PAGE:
The term paper which is due on April 23rd is a research paper. For this one, we get to choose one topic that is of importance to academic libraries, research that topic and write a 10-12 page paper.

My Take:

All in all the workload seems to be fairly reasonable. I’m trying to plan out my timetables and due dates so that I have a better handle on my workload this semester than I did last fall. Several times during the fall, I actually mixed up my due dates. Fortunately, I did not actually miss any due dates. However, I do not want this to happen again. I’m making a concerted effort to keep myself organized and on top of my assignments. So far, so good!!

ILS656 – Information Architecture – An Overview

January 28, 2007

We are a week into the semester, and I am still pretty excited about this IA class. Since, a couple of people expressed some interest in the class, I thought I would post a bit more information about the class. 

Course Description (from syllabus):

An overview of the concepts and practices of information architecture (IA). Students will develop an understanding of the concepts of IA through reading the existing literature related to IA and we will reinforce those concepts by building complex web sites for real organizations that reflect our best understanding of the organizations mission, processes, goals, clients, suppliers. Students will form IA teams, identify a client, and design and build a web presence for the client.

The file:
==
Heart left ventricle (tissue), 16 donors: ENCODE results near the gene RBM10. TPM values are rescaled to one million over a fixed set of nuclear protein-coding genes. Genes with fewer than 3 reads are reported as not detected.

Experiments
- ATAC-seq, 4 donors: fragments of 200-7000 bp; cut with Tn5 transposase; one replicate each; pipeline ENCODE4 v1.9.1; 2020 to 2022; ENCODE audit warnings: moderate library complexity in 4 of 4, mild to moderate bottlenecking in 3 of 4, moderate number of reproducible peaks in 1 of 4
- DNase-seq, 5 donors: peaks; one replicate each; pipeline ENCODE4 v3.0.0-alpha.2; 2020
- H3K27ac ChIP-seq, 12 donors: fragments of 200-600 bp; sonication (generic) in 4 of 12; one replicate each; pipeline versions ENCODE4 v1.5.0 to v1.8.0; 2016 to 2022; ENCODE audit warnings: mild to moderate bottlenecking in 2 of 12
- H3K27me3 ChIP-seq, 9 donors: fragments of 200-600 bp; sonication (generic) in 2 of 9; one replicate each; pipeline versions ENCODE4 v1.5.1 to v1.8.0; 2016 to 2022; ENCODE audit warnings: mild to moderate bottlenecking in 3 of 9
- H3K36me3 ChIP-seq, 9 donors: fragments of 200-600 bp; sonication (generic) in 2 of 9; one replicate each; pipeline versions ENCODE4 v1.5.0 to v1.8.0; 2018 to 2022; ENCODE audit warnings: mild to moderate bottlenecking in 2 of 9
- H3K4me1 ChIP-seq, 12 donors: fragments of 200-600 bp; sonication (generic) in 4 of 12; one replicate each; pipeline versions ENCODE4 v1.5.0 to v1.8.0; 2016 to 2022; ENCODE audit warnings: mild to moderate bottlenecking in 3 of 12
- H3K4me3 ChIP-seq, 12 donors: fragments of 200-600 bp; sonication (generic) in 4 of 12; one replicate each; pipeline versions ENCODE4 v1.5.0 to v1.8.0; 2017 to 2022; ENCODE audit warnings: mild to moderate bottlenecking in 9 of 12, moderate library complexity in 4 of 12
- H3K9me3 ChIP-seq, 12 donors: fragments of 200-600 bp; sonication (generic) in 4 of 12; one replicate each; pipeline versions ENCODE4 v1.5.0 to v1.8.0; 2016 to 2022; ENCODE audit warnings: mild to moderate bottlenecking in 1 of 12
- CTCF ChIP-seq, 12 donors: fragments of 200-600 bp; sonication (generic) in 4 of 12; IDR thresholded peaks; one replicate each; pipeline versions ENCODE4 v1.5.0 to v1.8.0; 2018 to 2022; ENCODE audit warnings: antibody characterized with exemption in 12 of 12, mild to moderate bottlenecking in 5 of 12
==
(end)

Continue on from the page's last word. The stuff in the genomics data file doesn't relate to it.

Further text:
Course Objectives (from syllabus):

Upon successful completion of this course students will to able to:

  • Author web pages, and design web sites
  • Verbalize the mission of a web site within the context of the organization it serves
  • Use research methods to better understand the environment within which a website will be created or revised
  • Develop navigation systems, labeling systems, and taxonomies for web sites
  • Articulate and apply the principles of information architecture
  • Coherently discuss the meaning of the term, “information architecture”
  • Apply the principles of information architecture to a real situation
  • Create a report describing and making recommendations for web site design.

Course Work:

We have one main project during the semester – to work in teams to create/redesign a web site in accordance with the principles we learn in class. We will prepare a midterm concept report that details an overview of our team’s project and then implement the web site for the final part of the project. The teams and projects have yet to be determined. The professor asked us all to evaluate our skill set – based upon The Nine Pillars of Successful Web Teams by Jesse James Garrett – and make some suggestions about ideas for projects. Based upon our input, the professor plans to put together a spreadsheet with suggested teams and projects.